Some companies from various sectors that could be viewed as potential buyout candidates. Keep an eye on these developing stories ...
SIRI: The SiriusXM Radio (NASDAQ:SIRI) stock opened the new trading week on a high note as the market dove around it, in part due to swirling rumors that Liberty Media Corporation (LCAPA), (LCAPB), (LSTZA), (LSTZB) could be tuning up for a full takeover of the satellite radio company.
A move by Liberty earlier this month to streamline its stock structure raised eyebrows when Liberty President and CEO Greg Maffei stated the following in announcing the move:
“The board of directors determined this was the right move to increase the value for both Liberty Capital and Liberty Starz shareholders by eliminating the ‘tracker discount’, increasing liquidity in the stock and creating a stronger acquisition currency."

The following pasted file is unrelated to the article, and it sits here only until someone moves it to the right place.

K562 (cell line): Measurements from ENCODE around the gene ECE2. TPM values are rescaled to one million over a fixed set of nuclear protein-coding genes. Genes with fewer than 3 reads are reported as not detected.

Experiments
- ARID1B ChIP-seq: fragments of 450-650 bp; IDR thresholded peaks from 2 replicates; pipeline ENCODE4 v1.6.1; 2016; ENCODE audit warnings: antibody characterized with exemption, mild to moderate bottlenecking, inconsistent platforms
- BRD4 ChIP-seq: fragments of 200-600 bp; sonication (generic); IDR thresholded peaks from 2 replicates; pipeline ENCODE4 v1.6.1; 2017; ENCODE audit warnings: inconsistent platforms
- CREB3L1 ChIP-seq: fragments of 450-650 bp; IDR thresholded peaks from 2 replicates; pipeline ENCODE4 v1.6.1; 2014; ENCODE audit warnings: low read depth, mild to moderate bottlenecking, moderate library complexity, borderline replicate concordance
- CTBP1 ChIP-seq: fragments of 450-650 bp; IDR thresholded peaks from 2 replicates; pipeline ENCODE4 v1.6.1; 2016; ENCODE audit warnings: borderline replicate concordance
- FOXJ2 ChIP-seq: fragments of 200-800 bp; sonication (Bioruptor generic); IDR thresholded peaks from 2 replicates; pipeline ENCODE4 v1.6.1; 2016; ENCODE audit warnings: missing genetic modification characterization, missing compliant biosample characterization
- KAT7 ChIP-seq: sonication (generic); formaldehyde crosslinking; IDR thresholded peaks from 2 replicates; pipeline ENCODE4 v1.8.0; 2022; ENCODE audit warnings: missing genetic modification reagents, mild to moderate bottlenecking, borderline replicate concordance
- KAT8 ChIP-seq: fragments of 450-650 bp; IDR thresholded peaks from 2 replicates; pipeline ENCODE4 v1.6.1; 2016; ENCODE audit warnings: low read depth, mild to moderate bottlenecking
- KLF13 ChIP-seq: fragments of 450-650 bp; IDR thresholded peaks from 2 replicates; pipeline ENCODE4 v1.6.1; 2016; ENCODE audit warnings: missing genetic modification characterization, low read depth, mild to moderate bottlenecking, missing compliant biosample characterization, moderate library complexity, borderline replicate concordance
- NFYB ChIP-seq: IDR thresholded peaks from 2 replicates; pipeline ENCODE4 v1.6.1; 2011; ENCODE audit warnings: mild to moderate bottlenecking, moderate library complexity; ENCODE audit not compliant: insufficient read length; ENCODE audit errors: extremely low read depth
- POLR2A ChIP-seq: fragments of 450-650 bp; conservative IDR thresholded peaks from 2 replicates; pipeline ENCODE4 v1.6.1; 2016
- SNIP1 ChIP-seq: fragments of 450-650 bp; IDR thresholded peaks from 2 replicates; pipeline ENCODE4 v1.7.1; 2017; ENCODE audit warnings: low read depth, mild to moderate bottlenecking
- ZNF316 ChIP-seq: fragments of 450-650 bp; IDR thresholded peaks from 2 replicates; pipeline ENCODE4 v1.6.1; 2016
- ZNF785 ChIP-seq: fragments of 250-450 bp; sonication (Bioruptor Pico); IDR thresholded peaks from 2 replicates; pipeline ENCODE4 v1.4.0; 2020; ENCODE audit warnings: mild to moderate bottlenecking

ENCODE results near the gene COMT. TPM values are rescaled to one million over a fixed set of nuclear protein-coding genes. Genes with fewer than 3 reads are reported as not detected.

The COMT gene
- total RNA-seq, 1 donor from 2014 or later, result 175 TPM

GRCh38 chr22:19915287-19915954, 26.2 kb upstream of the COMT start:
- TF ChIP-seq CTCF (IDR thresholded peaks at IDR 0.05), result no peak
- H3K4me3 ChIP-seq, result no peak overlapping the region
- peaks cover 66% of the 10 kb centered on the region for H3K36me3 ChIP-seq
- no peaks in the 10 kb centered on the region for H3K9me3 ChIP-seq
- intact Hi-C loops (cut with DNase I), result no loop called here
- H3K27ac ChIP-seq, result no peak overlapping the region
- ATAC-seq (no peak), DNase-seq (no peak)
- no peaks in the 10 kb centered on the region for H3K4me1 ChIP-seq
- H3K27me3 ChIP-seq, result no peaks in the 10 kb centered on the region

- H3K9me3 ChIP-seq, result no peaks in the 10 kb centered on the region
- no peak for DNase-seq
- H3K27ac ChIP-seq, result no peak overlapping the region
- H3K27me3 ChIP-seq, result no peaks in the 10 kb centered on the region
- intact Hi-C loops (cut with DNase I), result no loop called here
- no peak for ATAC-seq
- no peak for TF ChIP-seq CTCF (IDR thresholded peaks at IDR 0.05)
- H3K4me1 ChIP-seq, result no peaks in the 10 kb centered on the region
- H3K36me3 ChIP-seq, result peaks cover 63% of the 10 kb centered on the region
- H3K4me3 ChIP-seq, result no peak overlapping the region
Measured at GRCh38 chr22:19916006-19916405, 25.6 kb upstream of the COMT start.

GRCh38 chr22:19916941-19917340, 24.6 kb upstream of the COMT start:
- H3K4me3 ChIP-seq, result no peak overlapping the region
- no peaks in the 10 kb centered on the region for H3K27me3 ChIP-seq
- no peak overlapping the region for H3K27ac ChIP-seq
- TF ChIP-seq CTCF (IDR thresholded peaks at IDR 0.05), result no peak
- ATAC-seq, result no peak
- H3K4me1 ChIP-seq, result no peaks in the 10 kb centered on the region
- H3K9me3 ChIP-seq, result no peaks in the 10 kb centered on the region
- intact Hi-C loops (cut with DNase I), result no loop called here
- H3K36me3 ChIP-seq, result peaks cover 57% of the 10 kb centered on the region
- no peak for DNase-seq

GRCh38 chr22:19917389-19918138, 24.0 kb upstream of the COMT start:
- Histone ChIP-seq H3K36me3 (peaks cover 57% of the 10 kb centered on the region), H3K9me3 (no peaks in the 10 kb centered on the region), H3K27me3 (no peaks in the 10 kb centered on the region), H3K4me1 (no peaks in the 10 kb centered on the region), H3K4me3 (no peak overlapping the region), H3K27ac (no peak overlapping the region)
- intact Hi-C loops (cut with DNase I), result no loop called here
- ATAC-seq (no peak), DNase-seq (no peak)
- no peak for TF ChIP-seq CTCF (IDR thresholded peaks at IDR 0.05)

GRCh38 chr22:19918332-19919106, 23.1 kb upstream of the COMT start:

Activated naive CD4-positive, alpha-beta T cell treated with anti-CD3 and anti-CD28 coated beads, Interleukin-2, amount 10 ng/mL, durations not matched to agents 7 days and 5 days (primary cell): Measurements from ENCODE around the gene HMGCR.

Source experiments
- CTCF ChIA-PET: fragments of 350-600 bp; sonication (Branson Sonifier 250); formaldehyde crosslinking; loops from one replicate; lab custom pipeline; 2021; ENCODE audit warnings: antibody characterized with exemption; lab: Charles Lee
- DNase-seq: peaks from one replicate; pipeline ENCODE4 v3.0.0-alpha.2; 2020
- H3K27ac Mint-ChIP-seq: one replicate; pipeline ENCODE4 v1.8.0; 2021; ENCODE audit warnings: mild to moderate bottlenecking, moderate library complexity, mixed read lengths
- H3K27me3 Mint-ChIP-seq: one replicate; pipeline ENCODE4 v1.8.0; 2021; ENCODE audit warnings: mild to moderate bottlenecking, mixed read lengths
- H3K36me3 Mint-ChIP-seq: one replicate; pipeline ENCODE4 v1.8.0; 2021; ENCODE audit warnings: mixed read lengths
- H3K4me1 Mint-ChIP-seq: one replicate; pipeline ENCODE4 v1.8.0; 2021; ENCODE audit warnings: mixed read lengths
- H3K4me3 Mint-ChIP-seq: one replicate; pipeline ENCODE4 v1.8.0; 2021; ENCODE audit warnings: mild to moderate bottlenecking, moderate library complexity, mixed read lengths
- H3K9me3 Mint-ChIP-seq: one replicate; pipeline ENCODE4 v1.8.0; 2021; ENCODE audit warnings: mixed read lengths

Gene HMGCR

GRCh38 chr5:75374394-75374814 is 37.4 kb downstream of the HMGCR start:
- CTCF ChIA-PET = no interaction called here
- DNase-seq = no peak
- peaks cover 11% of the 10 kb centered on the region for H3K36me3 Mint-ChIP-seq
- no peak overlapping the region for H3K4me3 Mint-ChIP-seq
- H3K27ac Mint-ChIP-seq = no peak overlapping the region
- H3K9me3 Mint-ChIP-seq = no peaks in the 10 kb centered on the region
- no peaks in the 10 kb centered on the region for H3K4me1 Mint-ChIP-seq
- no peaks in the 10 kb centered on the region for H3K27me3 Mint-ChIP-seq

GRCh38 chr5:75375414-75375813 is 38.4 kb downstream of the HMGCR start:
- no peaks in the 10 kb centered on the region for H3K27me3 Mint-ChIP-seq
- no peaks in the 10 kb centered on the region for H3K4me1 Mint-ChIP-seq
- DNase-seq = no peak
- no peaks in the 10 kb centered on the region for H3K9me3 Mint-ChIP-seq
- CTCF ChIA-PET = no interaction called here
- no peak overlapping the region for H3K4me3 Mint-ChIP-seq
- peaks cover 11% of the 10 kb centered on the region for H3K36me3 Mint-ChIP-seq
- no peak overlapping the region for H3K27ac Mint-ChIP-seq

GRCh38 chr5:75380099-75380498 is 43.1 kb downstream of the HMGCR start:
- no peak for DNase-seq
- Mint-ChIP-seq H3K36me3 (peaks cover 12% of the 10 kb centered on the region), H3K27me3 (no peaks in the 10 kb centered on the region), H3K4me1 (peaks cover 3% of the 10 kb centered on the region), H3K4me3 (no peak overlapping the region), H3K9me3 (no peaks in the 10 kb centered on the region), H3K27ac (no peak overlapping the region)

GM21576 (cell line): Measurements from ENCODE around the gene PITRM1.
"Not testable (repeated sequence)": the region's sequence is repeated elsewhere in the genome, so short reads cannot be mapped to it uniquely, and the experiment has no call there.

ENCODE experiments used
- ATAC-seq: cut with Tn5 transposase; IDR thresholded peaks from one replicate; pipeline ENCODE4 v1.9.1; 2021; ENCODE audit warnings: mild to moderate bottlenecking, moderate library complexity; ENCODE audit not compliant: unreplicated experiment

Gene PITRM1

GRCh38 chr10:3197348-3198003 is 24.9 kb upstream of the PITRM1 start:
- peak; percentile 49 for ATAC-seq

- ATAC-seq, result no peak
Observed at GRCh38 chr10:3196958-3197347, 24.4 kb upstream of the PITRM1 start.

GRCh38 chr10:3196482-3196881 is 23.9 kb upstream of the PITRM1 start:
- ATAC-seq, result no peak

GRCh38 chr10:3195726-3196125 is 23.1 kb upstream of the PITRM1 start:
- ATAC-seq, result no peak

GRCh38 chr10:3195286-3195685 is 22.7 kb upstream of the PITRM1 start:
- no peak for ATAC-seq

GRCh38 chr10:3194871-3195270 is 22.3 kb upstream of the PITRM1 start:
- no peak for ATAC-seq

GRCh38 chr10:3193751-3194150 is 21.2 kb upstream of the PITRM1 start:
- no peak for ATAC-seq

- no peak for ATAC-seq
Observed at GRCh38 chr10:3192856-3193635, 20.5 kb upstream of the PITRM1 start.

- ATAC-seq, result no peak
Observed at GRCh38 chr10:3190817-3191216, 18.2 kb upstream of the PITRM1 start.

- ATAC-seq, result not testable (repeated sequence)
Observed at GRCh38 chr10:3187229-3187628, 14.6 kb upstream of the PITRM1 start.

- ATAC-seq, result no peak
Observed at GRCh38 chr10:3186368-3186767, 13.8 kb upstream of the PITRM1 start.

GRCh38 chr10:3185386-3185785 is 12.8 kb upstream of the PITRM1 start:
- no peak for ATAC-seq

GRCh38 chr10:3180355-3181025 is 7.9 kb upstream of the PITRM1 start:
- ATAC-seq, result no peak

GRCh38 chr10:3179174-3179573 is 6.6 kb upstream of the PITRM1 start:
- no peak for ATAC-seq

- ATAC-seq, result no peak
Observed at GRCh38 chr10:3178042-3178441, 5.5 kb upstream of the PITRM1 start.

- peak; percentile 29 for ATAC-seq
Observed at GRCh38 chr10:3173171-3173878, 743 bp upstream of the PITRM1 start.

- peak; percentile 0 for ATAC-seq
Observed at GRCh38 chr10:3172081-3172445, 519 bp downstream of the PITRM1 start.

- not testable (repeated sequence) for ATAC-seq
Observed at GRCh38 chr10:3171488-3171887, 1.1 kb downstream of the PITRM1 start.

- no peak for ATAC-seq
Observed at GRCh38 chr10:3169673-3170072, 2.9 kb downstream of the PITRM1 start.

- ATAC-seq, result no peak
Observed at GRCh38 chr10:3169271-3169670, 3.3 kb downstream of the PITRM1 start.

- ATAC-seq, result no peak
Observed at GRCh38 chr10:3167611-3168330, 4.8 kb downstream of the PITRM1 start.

Key emphasis on "acquisition currency."
Improving numbers for SiriusXM have renewed the enthusiasm from the long investors, while positive coverage of the company has started to flow again as a recent upgrade to "Buy" by a Lazard analyst demonstrates. Along with the Lazard upgrade came a $2.25 price target, which combined with the buyout rumors to push SIRI higher in a down market.
Liberty saved SiriusXM from the brink of bankruptcy a couple of years ago and is already heavily invested in the company, so an all-out buyout makes a certain amount of sense. That said, buyout rumors only sometimes materialize into reality, so keep an open mind when moving forward with this one.
It seems as if this is being set up as a 'too good to be true' scenario if Liberty tipped its hand in last week's press release, which should lead investors to view this rumor with an honest amount of skepticism.
That said, enjoy the SIRI rebound as the ineptness of the US Congress pushes the broad market lower.
HGSI: In a prime example of buyout rumors not bearing fruition, shares of Human Genome Sciences (HGSI) are trading for nearly half of what they were at the height of the GlaxoSmithKline (NYSE:GSK) rumors of last month.